March 23, 2010
Bernstein Symposium April 8-9 To Explore Impact of Economic Crisis on Global Development
The recent global economic crisis will have a lasting impact on the efforts of international development organizations and the world’s governments to reduce poverty and improve living conditions in the developing world. While reduced funds for global development initiatives is one immediate consequence of the crisis, there may be other far-reaching consequences as governments and organizations like the World Bank and International Monetary Fund evaluate how market-based development strategies impacted developing countries as the crisis unfolded.
This year, the Robert L. Bernstein International Human Rights Fellowship Symposium will explore the intersection of human rights and issues in global economic development. The symposium takes place Thursday, April 8, and Friday, April 9, at Yale Law School, 127 Wall Street, New Haven. Titled “The Future of Development: Human Rights and International Aid Beyond the Economic Crisis,” it is free and open to the public.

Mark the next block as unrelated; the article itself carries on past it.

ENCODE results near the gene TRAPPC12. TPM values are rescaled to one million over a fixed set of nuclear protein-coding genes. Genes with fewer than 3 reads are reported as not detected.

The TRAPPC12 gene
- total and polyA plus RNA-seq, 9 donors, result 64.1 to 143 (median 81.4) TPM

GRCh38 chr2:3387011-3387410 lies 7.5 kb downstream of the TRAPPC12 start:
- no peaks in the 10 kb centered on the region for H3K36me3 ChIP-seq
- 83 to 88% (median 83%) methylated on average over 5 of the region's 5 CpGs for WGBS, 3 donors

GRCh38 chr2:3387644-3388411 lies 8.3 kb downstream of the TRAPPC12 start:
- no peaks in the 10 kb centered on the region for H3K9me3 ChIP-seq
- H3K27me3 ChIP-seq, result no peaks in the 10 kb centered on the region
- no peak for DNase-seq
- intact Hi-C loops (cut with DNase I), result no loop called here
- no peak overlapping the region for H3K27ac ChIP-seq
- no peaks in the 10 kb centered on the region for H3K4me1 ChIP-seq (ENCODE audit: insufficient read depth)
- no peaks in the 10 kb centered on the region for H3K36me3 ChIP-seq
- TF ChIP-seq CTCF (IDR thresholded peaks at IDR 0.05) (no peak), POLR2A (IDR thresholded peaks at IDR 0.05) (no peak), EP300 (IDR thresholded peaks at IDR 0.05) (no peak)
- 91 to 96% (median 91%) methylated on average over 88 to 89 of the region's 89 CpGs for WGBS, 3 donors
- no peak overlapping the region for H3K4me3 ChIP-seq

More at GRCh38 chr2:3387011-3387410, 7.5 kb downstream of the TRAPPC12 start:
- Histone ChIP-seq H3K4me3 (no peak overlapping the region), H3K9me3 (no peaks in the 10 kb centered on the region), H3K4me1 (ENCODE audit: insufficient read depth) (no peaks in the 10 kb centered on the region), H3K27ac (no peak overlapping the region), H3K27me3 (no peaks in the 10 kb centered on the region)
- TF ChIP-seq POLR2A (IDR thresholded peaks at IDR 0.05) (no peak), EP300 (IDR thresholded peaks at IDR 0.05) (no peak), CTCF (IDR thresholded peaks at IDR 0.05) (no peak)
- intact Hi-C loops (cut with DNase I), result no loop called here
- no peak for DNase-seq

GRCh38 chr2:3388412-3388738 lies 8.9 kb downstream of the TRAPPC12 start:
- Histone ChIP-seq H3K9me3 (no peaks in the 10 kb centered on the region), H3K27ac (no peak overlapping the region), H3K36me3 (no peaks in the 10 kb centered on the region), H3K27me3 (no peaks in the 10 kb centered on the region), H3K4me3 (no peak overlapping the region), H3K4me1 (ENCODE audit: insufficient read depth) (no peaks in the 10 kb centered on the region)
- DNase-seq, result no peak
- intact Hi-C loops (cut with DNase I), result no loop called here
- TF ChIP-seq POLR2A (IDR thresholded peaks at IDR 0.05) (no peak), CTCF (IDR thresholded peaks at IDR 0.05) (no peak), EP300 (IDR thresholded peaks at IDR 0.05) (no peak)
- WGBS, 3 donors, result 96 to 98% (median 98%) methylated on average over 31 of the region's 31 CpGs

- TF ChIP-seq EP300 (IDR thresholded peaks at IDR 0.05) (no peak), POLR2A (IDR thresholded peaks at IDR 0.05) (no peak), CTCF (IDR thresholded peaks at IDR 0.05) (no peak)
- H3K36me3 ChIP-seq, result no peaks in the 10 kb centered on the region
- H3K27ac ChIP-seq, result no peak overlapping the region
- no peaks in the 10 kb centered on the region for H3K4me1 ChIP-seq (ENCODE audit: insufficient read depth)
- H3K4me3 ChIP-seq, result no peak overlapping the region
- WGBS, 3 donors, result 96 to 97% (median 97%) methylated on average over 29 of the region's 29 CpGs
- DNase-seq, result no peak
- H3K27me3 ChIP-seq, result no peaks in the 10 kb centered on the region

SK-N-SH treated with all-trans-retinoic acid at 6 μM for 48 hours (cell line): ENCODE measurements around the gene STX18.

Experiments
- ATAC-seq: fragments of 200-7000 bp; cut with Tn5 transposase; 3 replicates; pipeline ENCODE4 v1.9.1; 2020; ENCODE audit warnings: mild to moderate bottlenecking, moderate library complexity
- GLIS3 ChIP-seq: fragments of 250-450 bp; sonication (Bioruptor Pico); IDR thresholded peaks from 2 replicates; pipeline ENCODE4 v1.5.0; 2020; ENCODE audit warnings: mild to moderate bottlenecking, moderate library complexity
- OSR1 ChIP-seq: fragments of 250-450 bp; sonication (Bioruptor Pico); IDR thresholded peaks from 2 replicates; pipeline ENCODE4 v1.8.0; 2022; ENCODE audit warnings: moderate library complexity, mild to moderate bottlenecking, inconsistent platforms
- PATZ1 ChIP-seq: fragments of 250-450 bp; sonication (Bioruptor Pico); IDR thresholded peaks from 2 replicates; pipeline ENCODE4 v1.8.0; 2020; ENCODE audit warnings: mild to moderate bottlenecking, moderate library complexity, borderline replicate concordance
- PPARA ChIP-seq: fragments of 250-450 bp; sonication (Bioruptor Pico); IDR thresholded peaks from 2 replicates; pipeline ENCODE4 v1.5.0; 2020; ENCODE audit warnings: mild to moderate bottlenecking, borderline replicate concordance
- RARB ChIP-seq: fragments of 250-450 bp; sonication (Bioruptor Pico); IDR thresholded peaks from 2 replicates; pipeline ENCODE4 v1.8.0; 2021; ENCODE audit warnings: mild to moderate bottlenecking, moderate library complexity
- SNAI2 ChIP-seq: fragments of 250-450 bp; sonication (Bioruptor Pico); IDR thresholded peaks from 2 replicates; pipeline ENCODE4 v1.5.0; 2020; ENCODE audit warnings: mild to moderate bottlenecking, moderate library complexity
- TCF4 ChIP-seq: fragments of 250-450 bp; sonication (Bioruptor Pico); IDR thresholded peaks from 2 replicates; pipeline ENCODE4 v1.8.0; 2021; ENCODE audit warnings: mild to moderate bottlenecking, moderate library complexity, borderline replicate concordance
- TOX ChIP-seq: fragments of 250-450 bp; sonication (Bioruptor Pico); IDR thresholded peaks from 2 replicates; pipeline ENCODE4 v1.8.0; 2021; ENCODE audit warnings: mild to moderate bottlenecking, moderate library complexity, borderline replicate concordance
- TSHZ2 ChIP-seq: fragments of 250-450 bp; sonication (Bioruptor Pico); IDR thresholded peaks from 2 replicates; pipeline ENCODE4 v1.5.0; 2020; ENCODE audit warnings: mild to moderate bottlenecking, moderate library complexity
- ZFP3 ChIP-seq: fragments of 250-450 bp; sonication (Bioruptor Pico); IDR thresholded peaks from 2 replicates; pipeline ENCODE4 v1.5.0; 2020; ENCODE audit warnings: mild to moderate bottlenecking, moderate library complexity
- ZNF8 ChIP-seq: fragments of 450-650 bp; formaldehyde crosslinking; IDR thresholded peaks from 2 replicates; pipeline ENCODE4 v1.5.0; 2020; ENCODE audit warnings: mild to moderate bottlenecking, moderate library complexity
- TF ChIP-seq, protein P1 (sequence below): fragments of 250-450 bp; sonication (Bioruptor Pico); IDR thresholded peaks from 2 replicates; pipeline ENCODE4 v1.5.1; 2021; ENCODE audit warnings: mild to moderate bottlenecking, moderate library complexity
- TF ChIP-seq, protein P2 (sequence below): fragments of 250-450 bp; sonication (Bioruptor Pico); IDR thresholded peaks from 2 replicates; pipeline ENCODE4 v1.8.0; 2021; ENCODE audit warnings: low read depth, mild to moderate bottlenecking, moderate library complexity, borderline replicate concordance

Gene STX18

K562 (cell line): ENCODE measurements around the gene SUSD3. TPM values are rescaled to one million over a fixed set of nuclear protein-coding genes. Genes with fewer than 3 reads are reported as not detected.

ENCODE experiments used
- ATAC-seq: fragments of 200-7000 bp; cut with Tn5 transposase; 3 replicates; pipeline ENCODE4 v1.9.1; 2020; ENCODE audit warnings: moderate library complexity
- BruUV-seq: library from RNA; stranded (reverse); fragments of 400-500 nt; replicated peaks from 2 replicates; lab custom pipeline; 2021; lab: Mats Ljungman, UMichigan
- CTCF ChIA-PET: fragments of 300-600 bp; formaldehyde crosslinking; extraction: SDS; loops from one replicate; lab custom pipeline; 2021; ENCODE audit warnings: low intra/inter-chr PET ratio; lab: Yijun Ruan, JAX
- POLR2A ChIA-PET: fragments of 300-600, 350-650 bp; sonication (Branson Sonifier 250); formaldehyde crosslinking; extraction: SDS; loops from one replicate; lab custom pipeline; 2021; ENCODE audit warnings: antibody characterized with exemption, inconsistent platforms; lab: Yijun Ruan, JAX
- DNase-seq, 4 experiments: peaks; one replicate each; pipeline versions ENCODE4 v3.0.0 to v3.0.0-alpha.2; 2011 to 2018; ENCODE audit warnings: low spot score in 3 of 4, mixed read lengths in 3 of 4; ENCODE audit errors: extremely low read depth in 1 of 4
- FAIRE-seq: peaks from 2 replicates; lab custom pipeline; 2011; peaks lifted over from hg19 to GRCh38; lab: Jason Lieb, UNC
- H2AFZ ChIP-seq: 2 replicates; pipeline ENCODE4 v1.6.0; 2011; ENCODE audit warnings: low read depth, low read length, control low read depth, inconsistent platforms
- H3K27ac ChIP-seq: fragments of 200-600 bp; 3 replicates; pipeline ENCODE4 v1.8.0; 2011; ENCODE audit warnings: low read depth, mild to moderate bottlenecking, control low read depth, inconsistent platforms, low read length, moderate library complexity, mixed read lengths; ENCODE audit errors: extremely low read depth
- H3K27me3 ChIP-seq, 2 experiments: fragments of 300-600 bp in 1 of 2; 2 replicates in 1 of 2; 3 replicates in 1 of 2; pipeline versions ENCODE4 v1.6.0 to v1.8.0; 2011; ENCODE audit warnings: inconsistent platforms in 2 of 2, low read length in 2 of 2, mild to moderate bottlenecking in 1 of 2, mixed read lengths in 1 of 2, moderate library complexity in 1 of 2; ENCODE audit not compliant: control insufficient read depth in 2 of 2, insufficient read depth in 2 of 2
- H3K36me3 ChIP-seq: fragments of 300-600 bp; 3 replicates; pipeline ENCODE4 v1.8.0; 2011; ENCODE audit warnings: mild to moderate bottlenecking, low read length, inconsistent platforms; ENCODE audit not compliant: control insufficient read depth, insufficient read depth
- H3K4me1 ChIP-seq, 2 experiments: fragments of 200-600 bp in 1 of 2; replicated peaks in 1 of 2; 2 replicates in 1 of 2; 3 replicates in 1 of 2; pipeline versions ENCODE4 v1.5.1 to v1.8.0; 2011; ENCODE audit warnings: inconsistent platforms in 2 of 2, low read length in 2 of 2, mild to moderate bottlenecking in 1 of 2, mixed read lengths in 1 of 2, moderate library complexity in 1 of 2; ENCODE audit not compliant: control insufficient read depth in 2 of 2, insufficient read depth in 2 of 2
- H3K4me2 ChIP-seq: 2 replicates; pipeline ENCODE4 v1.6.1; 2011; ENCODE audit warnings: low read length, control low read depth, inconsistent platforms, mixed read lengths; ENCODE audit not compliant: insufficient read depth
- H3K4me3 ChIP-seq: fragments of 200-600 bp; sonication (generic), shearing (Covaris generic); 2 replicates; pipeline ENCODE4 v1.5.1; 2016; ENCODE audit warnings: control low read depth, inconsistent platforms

The symposium keynote will be delivered on Thursday, April 8, at 3 p.m. by New York University Economics Professor William Easterly. Panel discussions on Thursday and Friday will seek to focus the attention of the human rights community on the impact of the financial crisis on existing development efforts and emerging strategies.
The Bernstein Symposium is sponsored by the Ewing Marion Kauffman Foundation and the Orville H. Schell, Jr. Center for International Human Rights at Yale Law School. For the complete program, visit the Schell Center website.